There are only a handful of songs that were recorded specifically for this project. In addition to "Breadline Blues 2008," there are three new tracks by the Del McCoury Band--the energetic title track; "40 Acres and a Fool," which tells the tale of a corporate executive who pretends to be a farmer; and just to keep the proceedings from getting too somber they do a rousing bluegrass version of the Beatles' "When I'm 64." [There is a fourth Del McCoury Band song which is an uncredited bonus track--"All Aboard" taken from 2001's DEL AND THE BOYS] The other two new recordings are a medley by Mac Wiseman along with Bruce Hornsby's reworking of his 1986 hit "The Way It Is" with the gospel group the Fairfield Four.
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5 of 5 people found the following review helpful By J. Ross on August 28, 2008
Format: Audio CD
"Moneyland" opens with Franklin D. Roosevelt espousing a "broader definition of liberty" that allows more freedom and security for the average man than ever known before. Then, the latest news in Bernard "Slim" Smith's 1932 "Breadline Blues" is about the funny relationship between having a job, money, friends, and food. The Del McCoury Band's title cut then establishes a contemporary perspective about the "money disease" and "a thing called greed." You get the idea of this CD's thematic message. The majority of this album consists of previously-released cuts from other artists like Marty Stuart, Merle Haggard, Chris Knight, Patty Loveless, Emmylou Harris, Dan Tyminski, Bruce Hornsby & The Fairfield Four. By that point of the album when the new remake of "Breadline Blues 2008" cues up, we are still left wondering about various moral dilemmas and whether there are any clear-cut answers. Bruce Hornsby had earlier claimed "some things will never change, that's just the way it is, but don't you believe them." Of course, the social commentary of "Breadline Blues" between the long-eared mule and the big-mouthed elephant is still relevant today. Timely for release during a Presidential election year, the McCourys state that the only goal of this album is to send a clear message to the politicians in Washington. Whether you consider yourself "red" or "blue," these songs go beyond partisan politics. They simply get us thinking about the current state of rural Americans, their communities, and their livelihoods. We've got to find a way to keep the corn from getting cobbed. FDR was optimistic, and we should be too. Still timely today, FDR's advice was to overcome our arduous burdens and economic calamities by retaining our faith in our ability to master our own destiny. The McCourys have transferred that sentiment to this musical sampler. (Joe Ross, staff writer, Bluegrass Now)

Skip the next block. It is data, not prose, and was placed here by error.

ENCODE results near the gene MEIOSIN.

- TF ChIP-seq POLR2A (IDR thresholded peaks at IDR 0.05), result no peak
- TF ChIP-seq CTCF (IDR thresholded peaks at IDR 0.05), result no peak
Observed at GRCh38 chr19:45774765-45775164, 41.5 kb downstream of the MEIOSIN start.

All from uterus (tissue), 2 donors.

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4 of 5 people found the following review helpful By K. Hohman on August 8, 2008
Format: MP3 Music
The Del McCoury Band is truly one-of-a-kind and, by this time, should be regarded as the best bluegrass band to ever take the stage. If you've seen them live, you know this to be true. If you've listened to their recordings "The Family" and "Cold, Hard Facts," you know that they operate on a totally different and higher level than every bluegrass band out there. The depth of Del's compositions and the telepathic interplay between the group's musicians create an emotionally stirring musical experience. That Del McCoury should take such a critical view of American politics at this stage in his career is a testament to his compassion for the average man and his belief in the transformative power of music. Especially when you consider that Del & The Boys work within a genre that, more often than not, prides itself on blind faith to all things red, white and blue. Long live Del, Ronnie and the boys!
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1 of 1 people found the following review helpful By Suzan Hatch on June 15, 2009
Format: Audio CD
Great Music from great musicians with a cause. The action one is supposed to take after purchasing the item and listening to it is very fuzzy. The message is there that America needs to support the fundamentals of a solid rural community. It would be nice if they had included what it was specifically that they wanted you to do and who to contact. I enjoyed it. Music is important in protest and generating feelings of involvement. Maybe the idea is to make one a more informed voter. This selection carries me back to old radio shows and music dealing with the Great Depression. There are some interesting interpretations of older material. It makes one think, but have an enjoyable music experience at the same time.